In an April MPR interview, Rep. Eric Paulsen of Minnesota’s Congressional District 3 stated the following regarding his unwillingness to hold a town hall: “Certainly I think there are some that would prefer to have campaign-style events, with shouting, and that kind of thing. And that’s not just very good, it’s not Minnesotan,” he said. “Civility is probably the most important thing that we need right now.”

Does Rep. Paulsen realize it isn’t very civil to make assumptions about his constituents? His assumptions about shouting at town halls certainly aren’t from his own personal experiences holding them. Read More

There is no death tax

To the Editor:

Congressional District 3 Representative Erik Paulsen’s office recently distributed flyers touting how he is working to repeal the “death tax” on our behalf.

Just to be clear, the term “death tax” is used to scare people into thinking they are taxed for dying. This is ridiculous. What he is referring to is the federal estate tax. The estate tax only impacts people with an estate worth over $5.49 million.

If you are in that category, he’s working for you. If not, he’s working for someone else. Hint: The 1 percent.

Gail Porter, Brooklyn Park
Brooklyn Park Sun-Post, September 13, 2017

Why should we have to pay for credit reporting firm’s blunder?

The following article by Bob Collins was posted on the Minnesota Public Radio website September 13, 2017:

Credit: AP Photo/Elise Amendola

Like everyone else with a credit card, my data was among that stolen from the ginormous Equifax credit reporting company. Assuming the hackers knew what they were doing, it won’t be long before they try to steal my identity.

They got our Social Security numbers in the hack.

“That puts you at peril of identity theft for as long as you’ve got a beating heart,” the Chicago Tribune says in an editorial today.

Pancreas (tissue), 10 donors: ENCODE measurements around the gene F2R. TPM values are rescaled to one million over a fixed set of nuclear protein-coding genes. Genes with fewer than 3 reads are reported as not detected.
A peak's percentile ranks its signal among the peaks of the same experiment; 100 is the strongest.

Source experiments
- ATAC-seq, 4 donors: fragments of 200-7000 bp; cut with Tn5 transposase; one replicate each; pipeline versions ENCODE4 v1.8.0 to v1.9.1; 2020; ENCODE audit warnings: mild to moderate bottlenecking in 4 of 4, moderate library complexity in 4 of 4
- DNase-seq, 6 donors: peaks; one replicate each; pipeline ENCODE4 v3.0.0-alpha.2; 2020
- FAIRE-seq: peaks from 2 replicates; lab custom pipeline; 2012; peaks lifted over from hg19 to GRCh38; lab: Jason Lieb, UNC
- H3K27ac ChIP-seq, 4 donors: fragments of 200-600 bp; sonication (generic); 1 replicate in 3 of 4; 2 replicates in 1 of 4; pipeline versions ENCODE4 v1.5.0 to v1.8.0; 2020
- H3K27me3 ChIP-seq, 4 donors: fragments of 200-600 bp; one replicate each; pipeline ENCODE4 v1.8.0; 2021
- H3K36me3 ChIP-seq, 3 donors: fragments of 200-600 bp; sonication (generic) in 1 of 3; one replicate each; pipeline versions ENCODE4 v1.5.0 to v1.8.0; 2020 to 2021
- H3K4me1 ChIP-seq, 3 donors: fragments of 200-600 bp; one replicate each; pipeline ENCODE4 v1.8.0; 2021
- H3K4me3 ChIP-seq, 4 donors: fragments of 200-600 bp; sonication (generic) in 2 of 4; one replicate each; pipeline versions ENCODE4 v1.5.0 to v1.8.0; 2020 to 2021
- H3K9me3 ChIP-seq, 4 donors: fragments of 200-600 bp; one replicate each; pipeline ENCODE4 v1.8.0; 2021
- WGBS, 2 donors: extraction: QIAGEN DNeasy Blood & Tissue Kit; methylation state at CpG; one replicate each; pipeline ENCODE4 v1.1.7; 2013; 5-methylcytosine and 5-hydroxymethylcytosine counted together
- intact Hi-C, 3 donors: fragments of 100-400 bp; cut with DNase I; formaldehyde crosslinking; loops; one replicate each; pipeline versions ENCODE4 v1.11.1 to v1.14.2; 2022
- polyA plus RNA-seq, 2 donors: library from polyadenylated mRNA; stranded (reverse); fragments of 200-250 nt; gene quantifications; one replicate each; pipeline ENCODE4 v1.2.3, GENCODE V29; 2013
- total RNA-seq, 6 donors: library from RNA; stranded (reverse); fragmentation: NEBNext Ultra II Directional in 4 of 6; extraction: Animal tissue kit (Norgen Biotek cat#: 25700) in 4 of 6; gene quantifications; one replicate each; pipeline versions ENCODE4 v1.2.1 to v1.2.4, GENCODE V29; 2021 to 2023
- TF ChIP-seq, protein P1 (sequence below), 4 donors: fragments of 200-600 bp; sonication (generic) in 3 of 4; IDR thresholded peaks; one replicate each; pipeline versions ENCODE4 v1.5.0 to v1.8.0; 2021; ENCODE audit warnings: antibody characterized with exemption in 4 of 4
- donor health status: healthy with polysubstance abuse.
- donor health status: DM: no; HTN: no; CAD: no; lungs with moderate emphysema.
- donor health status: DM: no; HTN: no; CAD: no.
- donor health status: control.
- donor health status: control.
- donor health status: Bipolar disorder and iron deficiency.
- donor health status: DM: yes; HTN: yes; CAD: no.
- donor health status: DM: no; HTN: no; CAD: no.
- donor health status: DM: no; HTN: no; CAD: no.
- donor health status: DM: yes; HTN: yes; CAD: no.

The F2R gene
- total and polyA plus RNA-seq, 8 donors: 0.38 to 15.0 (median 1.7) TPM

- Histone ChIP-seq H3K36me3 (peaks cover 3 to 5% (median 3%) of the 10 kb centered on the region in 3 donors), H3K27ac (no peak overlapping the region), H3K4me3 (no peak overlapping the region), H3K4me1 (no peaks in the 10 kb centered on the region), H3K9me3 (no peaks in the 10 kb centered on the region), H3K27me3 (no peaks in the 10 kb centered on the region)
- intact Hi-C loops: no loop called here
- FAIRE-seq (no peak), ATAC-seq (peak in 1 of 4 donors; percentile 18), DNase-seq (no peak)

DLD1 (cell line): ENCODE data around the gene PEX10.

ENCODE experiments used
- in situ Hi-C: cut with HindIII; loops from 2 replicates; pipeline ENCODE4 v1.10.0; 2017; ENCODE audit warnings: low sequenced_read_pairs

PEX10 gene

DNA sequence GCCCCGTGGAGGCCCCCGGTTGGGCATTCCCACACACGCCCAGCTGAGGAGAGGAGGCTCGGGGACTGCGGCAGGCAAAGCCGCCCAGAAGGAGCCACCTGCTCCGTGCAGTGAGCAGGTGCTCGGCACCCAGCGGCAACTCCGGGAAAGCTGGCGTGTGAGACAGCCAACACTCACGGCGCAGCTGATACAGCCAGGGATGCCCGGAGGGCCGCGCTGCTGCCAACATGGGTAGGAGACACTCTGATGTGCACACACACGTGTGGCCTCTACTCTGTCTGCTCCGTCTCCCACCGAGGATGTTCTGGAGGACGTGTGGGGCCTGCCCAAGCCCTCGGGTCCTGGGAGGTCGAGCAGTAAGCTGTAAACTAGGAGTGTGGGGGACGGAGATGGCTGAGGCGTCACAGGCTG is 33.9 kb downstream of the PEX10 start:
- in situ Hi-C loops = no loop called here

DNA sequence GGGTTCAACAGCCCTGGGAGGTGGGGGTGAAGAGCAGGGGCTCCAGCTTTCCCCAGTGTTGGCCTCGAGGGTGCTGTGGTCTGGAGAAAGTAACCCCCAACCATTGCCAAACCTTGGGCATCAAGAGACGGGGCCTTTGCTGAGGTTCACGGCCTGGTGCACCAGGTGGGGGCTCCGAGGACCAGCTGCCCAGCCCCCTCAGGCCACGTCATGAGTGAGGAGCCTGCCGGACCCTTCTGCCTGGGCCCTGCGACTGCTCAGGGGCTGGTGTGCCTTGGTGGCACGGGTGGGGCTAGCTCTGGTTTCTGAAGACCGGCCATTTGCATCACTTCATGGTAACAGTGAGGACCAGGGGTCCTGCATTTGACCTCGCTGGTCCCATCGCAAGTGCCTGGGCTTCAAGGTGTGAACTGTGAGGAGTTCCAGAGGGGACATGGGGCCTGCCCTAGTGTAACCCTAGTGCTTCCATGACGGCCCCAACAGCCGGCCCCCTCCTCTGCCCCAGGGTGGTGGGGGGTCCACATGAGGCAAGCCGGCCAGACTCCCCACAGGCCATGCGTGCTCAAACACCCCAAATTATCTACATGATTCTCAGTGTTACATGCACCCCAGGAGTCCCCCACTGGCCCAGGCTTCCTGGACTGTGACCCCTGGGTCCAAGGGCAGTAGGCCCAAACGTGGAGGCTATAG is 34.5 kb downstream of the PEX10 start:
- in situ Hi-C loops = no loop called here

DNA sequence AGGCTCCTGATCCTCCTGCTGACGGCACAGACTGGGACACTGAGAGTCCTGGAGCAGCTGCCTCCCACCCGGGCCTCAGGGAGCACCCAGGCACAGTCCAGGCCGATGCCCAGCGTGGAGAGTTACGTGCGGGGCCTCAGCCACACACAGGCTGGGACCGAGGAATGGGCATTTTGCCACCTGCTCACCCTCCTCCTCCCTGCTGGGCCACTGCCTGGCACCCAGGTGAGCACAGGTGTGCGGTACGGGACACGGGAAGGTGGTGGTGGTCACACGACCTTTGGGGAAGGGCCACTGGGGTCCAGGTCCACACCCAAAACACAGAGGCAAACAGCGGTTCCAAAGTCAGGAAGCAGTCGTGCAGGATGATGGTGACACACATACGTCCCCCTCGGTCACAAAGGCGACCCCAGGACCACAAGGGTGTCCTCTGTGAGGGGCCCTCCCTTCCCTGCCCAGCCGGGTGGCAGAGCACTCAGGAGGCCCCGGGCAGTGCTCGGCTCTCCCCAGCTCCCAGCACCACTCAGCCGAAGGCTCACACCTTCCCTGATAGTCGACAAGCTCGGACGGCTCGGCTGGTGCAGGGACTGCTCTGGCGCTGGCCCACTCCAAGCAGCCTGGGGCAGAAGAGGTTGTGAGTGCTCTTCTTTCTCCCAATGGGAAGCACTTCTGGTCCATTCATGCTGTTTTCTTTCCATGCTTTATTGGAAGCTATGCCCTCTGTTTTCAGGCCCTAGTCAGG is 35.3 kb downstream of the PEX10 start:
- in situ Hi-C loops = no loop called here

I don’t have much choice in this underreported affair; I have to freeze my credit at not only Equifax, but every other major credit reporting firm. Read More

Minnesota set for pivotal House battles

The following article by Ben Kamisar was posted on the Hill website September 7, 2017:

Credit: Greg Nash

Minnesota will be a pivotal battleground in the midterm fight for the House majority, featuring five of 2018’s most contentious races.

Rep. Tim Walz’s (D) decision to run for governor has created an open seat in the 1st District, while freshman Rep. Jason Lewis (R) will try to hold on to his swing seat.

Buoyed by President Trump’s strong performance in the state, Republicans plan to go on the offensive in two seats currently held by Reps. Rick Nolan (D) and Collin Peterson (D). But Democrats have their own plans in the state, aiming to win over well-educated suburban voters who could help them oust Rep. Erik Paulsen (R). Read More

Congress gives Trump a pass on releasing his tax returns

The following editorial by the Washington Post’s Editorial Board was posted on their website September 9, 2017:

Credit: Tom Williams/CQ Roll Call file photo

IT’S UNDERSTANDABLE why Donald Trump has felt no compunction about refusing to release his tax returns. After all, he got elected president despite breaking his promise to release his IRS filings, thus thumbing his nose at a tradition that had been followed by every major-party candidate for four decades. Keeping the information under wraps also appears to be an effective way of stymieing questions about whether there are potential conflicts of interest posed by his private business empire. What doesn’t make sense is that Congress lets him get away with this, particularly since it soon will be debating an overhaul of tax policy. Shouldn’t elected representatives know how President Trump might benefit and what interests are really being served?

Unfortunately but predictably, an effort that would have forced release of Mr. Trump’s tax information was shut down last week by House Republicans. In a party-line vote Thursday, the House Ways and Means Committee rejected a resolution that would have directed the Treasury Department to turn over the tax returns of Mr. Trump and his many businesses. A law enacted in 1924 after the Teapot Dome scandal allows the Way and Means Committee, along with the Senate Committee on Finance and the Joint Committee on Taxation, to request tax information for review in a closed session with possible public disclosure. Read More